IT price hike inquiry will approach record labels


blog How seriously can we take Apple Australia managing director Anthony King’s claim that Apple doesn’t have anything to do with setting digital content prices in Australia through the company’s iTunes store? I guess we’re about to find out. Computerworld reports (we recommend you click here for the full article) that the Federal Parliament’s IT price hike inquiry will now target record labels to see what they think of the situation:

Labor MP Ed Husic [pictured], a member of the committee and a driving force behind the establishment of the inquiry, said the committee will talk to record labels “mainly on the issue of music and the [price] disparity on music downloads.”

Personally, judging by their track record when it comes to the piracy issue, I don’t expect to hear much truth from the record labels regarding their Australian pricing habits, and I would even expect the labels to either initially decline to attend the IT price hike inquiry talks or to simply put the blame back on Apple for the situation. When it comes to the big business monetisation of art and entertainment, history has shown us that these big companies don’t have many scruples.

Image credit: Office of Ed Husic


  1. I called it, i def called it!! I wasn’t the only one i guess, but my comment in the Apple one showed i also called it :)

    I like that they are going down this path, but not only that, according to the computerworld article on it, Husic was also quoted as saying

    “There are other things we need to follow up too. In particular whether or not copyright is being used to protect intellectual property or profit margins,” Husic said.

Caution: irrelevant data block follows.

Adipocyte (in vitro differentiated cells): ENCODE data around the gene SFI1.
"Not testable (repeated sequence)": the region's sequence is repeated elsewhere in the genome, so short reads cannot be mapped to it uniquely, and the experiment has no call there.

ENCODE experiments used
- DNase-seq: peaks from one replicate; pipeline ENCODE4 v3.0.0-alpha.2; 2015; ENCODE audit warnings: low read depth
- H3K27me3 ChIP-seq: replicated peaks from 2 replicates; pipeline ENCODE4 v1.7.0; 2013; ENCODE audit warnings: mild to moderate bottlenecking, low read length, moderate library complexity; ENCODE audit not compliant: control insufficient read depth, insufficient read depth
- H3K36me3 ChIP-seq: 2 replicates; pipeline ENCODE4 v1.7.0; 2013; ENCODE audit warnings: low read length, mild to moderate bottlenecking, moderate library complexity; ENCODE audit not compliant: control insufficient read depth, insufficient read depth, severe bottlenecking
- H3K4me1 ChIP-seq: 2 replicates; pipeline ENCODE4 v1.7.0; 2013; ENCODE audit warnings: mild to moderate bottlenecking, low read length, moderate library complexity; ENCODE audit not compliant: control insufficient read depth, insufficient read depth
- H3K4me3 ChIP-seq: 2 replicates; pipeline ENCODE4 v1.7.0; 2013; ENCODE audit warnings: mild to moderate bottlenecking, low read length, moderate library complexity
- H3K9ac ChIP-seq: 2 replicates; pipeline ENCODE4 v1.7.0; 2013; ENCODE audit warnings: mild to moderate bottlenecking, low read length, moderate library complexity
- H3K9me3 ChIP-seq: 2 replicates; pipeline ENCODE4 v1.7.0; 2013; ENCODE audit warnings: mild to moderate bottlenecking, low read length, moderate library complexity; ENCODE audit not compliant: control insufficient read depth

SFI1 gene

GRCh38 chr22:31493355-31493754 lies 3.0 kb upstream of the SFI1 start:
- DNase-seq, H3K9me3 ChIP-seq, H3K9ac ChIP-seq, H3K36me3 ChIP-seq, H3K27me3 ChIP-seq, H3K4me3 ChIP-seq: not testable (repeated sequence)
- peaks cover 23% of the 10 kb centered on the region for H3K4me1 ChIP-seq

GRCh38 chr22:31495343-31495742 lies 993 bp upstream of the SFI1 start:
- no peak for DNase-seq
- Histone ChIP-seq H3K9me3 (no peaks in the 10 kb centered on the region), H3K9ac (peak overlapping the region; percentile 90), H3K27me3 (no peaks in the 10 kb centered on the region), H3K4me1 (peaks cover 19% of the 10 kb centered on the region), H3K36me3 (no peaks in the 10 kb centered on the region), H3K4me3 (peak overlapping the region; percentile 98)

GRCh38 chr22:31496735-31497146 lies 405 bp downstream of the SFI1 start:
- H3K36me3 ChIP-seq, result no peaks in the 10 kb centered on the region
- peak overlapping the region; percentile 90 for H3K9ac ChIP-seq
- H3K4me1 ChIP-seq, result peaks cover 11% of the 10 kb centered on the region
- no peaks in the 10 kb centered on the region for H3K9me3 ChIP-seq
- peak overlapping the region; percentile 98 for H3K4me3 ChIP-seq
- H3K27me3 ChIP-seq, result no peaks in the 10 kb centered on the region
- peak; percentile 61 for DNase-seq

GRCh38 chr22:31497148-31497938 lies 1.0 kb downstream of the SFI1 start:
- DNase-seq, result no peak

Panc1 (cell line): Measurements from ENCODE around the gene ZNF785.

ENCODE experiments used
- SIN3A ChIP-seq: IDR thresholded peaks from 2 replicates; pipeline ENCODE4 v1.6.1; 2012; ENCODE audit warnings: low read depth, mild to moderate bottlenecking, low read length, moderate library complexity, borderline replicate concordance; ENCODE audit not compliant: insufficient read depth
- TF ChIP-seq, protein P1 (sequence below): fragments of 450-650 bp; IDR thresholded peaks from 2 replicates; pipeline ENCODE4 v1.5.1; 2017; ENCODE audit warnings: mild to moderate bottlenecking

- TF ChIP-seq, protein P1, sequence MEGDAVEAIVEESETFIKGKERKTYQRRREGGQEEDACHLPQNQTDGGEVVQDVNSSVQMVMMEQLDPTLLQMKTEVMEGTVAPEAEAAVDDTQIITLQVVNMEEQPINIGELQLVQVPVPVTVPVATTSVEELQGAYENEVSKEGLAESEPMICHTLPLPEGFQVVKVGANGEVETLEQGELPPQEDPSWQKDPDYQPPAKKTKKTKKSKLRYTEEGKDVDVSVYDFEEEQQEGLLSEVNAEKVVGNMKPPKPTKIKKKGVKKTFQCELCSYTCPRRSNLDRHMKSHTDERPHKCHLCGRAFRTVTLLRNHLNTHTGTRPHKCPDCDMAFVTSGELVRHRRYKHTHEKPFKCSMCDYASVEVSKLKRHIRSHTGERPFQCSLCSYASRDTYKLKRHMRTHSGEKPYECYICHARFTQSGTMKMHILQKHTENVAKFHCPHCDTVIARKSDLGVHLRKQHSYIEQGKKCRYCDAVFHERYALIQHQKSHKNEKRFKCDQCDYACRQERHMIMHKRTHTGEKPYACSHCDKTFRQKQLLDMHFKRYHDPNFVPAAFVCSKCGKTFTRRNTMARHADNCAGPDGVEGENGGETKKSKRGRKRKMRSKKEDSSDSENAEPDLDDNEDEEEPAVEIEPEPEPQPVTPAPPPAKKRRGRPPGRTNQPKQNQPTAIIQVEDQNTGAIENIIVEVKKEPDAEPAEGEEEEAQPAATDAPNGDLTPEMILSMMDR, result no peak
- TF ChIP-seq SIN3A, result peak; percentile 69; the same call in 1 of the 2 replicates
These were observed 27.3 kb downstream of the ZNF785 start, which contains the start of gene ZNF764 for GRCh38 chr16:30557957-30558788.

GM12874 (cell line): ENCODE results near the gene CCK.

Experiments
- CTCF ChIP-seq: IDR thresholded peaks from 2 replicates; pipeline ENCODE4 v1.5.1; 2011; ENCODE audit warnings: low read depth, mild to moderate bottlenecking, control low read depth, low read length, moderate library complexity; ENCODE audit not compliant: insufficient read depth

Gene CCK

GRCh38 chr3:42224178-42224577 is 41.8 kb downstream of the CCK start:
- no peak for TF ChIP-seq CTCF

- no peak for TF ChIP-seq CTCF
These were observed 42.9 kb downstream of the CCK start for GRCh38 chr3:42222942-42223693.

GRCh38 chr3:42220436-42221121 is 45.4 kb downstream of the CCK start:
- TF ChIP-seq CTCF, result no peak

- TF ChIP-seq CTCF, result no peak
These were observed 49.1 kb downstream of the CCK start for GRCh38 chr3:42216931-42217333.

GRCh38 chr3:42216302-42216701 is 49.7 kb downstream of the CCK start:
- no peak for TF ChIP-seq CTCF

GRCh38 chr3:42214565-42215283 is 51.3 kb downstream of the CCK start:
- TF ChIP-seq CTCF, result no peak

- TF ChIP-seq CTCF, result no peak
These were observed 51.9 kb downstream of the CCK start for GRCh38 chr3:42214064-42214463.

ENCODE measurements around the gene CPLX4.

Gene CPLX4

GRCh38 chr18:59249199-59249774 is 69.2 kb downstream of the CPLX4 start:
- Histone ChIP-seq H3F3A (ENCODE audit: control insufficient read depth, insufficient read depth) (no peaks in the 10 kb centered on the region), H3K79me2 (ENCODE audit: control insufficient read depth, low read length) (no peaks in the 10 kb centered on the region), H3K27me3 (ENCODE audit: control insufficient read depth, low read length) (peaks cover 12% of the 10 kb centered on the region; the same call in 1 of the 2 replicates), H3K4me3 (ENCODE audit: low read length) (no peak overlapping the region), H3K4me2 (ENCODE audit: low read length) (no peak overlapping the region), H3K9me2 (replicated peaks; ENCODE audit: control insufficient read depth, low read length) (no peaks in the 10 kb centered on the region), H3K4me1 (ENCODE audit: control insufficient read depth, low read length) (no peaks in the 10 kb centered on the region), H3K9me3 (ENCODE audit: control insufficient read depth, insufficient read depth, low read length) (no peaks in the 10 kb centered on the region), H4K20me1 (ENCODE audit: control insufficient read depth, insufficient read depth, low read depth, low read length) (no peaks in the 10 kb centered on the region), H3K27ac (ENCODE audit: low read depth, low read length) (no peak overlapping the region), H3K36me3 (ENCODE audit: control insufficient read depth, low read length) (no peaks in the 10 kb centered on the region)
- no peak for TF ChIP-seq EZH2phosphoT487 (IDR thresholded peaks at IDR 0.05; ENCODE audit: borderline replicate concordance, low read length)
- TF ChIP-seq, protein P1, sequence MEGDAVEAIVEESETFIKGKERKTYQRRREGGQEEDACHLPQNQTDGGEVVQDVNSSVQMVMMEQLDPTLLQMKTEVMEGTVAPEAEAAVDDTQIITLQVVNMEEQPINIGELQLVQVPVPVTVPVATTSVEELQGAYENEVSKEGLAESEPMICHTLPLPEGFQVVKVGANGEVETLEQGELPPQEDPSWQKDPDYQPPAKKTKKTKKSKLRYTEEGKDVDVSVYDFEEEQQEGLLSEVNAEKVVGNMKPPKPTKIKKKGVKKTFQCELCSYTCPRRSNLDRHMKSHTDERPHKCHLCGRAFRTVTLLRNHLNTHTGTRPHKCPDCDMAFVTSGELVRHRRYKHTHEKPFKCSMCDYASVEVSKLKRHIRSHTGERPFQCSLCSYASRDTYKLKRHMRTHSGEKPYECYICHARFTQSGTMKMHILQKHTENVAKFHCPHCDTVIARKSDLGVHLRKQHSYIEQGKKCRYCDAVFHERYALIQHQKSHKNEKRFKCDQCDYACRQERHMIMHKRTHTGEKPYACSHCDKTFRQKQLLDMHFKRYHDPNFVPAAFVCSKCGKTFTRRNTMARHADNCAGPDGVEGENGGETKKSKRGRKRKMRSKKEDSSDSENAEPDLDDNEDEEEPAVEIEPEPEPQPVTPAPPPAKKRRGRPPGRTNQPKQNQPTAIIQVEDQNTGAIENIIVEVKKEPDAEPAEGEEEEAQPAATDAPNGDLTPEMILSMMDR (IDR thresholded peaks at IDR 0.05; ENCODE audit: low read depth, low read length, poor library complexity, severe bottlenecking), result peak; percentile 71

One of the many things they are looking at is geo-blocking itself which is good, and they are going to talk to the digital alliance on the issues of copyright.

    Hopefully what comes out of all this is a fairer system for us aussies and access to the content when and how we want.

  2. Geo-blocking isn’t going to go away because of these hearings, even the ABC uses geo-blocking on its website if you go outside Australia.

  3. I can see the studios now.. If only the government would clamp down on illegal downloading, then local content would be cheaper :P

    Probably the best thing the govt can do is leave illegal downloading alone. It’s about the only thing putting downward pressure on prices, but really I don’t get why government should regulate content prices as if Season 3 of Game of Thrones were an essential commodity like electricity.

    • The reason why the government should intervene is that the international corporation constantly press for free access to markets while at the same time restricting customer access to international markets. The activities they carry out overseas to restrict that access would be a breach of our competition laws if carried out in Australia. They want to import laws from the US in Australia to protect their products we should be exporting laws to the US to protect our consumers. The irony of US(the champion of the free market) companies artificially restricting the free market.

  4. Where are the calls from the enquiry for detailed cost and pricing data from Express Online/Express Data, Ingram Micro and Synnex? Without details from the major distributors this whole process is a shot in the dark.

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